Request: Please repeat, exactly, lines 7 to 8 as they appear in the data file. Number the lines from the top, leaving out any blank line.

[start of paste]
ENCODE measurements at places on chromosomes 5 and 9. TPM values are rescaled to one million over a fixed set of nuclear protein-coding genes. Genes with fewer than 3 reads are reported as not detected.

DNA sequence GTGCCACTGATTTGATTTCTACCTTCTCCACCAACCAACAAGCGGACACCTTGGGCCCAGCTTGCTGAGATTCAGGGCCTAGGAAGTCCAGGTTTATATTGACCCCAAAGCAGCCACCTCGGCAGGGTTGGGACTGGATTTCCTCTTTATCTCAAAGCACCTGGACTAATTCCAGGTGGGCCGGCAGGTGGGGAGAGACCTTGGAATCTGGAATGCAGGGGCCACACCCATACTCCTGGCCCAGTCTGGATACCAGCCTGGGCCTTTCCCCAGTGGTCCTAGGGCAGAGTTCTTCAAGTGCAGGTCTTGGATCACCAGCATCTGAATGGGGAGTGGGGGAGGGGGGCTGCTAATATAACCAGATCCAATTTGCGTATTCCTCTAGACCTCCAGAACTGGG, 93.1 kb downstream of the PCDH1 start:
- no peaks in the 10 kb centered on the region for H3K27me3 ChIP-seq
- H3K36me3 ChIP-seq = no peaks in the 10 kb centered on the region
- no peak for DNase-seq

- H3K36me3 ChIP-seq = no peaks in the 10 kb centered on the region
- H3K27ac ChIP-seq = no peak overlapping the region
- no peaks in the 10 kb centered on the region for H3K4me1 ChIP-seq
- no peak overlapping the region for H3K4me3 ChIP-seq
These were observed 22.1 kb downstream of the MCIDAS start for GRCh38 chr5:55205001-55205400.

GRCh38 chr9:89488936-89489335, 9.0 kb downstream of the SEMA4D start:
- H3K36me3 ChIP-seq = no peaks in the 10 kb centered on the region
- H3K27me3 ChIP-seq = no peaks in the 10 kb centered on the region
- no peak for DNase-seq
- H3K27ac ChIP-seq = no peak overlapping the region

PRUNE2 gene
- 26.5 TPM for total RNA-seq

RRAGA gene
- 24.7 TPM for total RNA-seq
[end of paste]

- H3K27ac ChIP-seq = no peak overlapping the region
- no peaks in the 10 kb centered on the region for H3K4me1 ChIP-seq